Funding is a key growth driver for any start-up and both Nextiles and Lilu have got investors which are pumping investment to help them continue their efforts. Lilu is a recipient of an NSF Small Business Innovation Research (SBIR) grant, which is awarded to start-ups with high impact technologies. Nextiles, an NSF Innovation Corps (I-Corps) program participant, will serve as a sub-awardee and license its core technology to Lilu.
The EU-funded Presque Smart Bra project boosts the benefits of breastfeeding
A 2020 EU-funded Presque project has aimed to reverse the trend low rate of natural breastfeeding with the smart nursing bra with novel bio-sensors, fluid delivery systems and machine learning to benefit the physical and mental health of mothers and babies.
The project proposed developing a novel wearable device to improve both breastfeeding rates and the detection and monitoring of lactation performance. Lactation is beneficial to mother’s and baby’s long-term health but women often discontinue breastfeeding due to lactation failure. Presque Smart Nursing Bra is a product which supports the natural milk lactation cycle, monitors breast milk flow and delivers supplemental milk while breastfeeding.
The Presque supports the natural lactation cycle by: 1) helping offset any natural milk deficiencies with the onboard supply of either pre-expressed or donated breast milk, or formulated milk for delivery as needed; 2) requiring the engagement of the mother’s nipple by the baby for dispensing supplementary milk, thus stimulating natural milk production, 3) mediating the concerns of the nursing mother by measuring her breast milk amount and milk flow ensuring the mother that her baby is fully nourished, encouraging her self-confidence.
The smart bra Presque permits the dual functions of direct breastfeeding and supplementing without interrupting natural breastfeeding or competing with mother’s milk. The project, when kicked off in 2020, had undergone several testing and monitoring. Smart sensors incorporated into the bra generate valuable monitoring data.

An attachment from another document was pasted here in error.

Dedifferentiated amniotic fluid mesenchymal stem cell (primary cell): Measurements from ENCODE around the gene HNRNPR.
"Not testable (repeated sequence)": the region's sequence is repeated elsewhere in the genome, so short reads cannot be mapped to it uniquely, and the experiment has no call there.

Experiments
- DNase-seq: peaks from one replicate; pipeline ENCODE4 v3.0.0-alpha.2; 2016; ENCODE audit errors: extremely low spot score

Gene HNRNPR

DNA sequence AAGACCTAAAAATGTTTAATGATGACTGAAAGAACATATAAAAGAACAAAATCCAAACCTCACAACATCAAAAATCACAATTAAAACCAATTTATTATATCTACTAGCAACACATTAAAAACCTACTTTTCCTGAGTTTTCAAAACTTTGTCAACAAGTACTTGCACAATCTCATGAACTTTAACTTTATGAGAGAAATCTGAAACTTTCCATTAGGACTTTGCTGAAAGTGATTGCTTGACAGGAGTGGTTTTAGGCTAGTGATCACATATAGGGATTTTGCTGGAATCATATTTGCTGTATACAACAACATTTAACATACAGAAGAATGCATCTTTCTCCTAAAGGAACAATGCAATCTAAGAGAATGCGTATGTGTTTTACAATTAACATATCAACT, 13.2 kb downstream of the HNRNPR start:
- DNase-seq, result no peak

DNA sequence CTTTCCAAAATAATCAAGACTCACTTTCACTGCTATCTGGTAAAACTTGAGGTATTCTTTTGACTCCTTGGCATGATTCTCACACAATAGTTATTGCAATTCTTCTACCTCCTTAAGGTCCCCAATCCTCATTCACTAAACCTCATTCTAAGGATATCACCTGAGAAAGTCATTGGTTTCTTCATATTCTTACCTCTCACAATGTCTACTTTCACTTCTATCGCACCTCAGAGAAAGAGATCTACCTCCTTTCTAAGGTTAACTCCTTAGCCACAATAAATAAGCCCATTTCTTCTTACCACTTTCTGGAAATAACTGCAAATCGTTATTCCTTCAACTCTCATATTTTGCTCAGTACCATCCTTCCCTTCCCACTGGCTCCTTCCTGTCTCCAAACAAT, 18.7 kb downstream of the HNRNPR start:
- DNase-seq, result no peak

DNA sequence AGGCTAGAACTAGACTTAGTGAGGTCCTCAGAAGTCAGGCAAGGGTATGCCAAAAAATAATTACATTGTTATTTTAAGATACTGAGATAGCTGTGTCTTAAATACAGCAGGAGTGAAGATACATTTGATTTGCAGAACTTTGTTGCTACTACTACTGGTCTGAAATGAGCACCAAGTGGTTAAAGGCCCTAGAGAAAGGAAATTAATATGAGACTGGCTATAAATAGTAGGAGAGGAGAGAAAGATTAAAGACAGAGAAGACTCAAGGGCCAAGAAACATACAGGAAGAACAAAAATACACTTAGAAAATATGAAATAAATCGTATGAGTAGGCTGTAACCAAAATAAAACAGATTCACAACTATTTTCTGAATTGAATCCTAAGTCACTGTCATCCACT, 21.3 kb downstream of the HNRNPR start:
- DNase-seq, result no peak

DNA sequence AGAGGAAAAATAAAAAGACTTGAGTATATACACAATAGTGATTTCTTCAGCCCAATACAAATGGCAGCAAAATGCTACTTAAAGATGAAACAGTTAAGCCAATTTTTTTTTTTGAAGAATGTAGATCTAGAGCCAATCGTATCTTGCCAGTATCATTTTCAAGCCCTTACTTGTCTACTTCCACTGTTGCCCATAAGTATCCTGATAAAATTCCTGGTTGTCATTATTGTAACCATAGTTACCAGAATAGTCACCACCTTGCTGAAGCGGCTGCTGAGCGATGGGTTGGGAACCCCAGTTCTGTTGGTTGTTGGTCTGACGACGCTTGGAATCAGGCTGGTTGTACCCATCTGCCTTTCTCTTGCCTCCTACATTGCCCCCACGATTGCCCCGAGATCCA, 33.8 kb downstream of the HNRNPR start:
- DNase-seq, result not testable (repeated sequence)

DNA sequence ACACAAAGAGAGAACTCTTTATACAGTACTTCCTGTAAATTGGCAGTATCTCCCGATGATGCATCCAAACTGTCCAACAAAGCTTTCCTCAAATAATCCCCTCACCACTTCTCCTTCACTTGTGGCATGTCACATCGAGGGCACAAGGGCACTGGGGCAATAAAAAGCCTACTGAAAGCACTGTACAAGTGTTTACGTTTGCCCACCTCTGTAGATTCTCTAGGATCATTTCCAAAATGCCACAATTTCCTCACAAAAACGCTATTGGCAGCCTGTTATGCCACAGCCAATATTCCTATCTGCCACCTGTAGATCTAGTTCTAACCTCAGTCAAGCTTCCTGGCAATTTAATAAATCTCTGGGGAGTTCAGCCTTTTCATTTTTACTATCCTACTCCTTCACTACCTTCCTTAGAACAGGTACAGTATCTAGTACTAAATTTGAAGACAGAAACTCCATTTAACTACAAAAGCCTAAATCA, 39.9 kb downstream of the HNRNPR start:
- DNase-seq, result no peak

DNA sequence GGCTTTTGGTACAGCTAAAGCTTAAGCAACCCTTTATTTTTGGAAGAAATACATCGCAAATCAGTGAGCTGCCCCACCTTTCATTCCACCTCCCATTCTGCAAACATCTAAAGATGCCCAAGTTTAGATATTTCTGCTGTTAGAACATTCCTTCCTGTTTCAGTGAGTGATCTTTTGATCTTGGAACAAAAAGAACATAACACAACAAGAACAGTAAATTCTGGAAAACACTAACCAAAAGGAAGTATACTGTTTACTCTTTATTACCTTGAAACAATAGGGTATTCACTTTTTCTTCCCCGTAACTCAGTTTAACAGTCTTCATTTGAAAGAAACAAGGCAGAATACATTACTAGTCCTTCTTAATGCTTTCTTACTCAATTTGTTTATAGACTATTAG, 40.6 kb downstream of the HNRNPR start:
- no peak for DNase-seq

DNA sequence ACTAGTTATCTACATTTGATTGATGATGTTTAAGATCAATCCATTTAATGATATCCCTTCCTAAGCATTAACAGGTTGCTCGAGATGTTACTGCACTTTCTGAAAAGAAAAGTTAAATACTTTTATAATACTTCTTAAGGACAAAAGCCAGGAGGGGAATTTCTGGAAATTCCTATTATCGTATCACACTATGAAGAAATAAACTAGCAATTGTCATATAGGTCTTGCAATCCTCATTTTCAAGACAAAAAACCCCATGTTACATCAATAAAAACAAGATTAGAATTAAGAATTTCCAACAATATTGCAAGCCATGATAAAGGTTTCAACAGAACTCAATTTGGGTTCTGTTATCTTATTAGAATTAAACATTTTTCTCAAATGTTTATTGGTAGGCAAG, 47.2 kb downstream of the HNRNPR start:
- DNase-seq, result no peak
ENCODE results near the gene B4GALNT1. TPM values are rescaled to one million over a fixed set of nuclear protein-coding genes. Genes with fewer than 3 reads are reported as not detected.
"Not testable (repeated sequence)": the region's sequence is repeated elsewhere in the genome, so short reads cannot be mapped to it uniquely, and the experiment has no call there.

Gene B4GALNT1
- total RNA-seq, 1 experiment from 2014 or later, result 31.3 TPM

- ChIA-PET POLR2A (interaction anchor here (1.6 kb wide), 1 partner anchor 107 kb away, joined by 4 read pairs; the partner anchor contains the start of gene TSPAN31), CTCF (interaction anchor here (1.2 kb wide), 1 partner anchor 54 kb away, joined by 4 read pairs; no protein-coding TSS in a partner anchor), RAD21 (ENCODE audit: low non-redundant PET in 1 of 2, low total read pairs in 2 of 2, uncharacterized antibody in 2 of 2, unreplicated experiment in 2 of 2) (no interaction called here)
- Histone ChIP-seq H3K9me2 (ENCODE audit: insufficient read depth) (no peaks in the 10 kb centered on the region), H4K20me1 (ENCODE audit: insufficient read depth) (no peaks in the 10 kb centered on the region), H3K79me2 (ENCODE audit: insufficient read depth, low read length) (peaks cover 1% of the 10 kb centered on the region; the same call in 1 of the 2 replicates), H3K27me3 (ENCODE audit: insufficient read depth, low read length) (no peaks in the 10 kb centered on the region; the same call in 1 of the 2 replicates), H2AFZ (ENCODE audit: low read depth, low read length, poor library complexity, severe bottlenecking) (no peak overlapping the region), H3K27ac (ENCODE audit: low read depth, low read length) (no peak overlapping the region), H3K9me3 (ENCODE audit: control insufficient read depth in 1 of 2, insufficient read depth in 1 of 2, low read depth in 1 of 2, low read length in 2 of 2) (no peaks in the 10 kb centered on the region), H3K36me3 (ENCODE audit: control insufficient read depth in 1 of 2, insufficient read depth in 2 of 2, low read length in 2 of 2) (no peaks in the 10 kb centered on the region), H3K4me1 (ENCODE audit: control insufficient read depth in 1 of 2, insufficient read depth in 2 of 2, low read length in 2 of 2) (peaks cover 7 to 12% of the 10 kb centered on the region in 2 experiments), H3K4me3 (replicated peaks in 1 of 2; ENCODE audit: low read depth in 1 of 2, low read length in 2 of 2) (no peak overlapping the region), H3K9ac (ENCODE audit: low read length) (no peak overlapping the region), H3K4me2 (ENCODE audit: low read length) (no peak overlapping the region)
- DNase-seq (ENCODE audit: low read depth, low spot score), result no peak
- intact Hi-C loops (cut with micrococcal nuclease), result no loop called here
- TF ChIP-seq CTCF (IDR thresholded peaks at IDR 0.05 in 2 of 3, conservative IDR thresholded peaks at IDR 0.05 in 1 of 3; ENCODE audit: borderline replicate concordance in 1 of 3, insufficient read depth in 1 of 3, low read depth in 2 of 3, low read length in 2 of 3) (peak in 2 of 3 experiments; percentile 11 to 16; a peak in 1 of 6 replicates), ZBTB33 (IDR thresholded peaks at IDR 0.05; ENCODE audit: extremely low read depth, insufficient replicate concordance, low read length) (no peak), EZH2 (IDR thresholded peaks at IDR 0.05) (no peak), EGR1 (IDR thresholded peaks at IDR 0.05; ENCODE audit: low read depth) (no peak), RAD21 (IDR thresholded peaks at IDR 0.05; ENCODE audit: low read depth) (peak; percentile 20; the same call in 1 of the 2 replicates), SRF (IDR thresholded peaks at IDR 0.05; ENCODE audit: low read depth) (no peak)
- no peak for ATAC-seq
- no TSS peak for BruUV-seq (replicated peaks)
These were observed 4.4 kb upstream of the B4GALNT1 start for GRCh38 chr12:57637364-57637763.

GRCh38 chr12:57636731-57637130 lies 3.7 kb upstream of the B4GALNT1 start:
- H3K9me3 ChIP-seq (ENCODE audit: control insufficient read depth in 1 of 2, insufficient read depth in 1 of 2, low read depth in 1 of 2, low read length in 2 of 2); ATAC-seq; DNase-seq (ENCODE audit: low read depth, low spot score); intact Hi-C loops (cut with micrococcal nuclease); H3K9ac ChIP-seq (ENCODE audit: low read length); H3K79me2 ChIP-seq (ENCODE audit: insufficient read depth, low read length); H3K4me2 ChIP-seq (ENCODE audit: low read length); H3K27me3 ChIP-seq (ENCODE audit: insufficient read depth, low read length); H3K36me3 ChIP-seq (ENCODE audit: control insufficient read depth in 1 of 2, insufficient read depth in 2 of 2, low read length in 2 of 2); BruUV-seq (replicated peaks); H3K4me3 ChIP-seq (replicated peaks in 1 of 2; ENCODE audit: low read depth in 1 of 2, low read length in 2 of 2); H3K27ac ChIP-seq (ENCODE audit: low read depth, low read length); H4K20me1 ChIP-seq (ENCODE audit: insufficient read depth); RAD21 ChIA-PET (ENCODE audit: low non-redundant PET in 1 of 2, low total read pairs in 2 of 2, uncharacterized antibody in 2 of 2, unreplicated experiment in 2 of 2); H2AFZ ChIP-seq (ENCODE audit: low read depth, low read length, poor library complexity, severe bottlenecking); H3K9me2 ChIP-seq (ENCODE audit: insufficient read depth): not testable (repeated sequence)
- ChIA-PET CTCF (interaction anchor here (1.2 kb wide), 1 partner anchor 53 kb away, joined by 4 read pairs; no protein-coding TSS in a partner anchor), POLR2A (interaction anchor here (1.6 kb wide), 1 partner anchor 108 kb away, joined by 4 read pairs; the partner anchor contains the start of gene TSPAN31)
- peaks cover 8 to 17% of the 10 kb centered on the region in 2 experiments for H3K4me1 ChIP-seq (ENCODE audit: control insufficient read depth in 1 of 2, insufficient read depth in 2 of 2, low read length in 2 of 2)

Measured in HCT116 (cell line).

For example, the system can provide information about the baby’s suction power, the flow rate of mother’s natural milk and the required amount of supplemental milk. This data, used individually or in combination, can offer insights about maternal and child behaviour. After introducing a basic proof-of-concept version of the bra, to potential users and healthcare professionals, the team of Presque project conducted anonymous surveys and tests. They found features, price, look and feel, ease of use, source of recommendation, and potentially brand name, were the most important factors impacting purchase decisions. Gathering this information was more difficult in Europe than in the US, as they claim, with fewer mothers familiar with different breastfeeding tools.
The device is protected by 4 issued patents, 10 pending and more in the pipeline, as informed by the team. The Presque system is designed for patentability with a multi-tiered IP strategy to protect the system, the product, components and consumable parts and their fabrication. The device wearability, ease of use, discreet design and automated analysis of breast milk data will significantly increase the rate and duration of breastfeeding which will help decrease the long-term healthcare burden globally. “Moreover, Presque platform proposed in this project will create a new market of smart nursing devices,” shared Presque…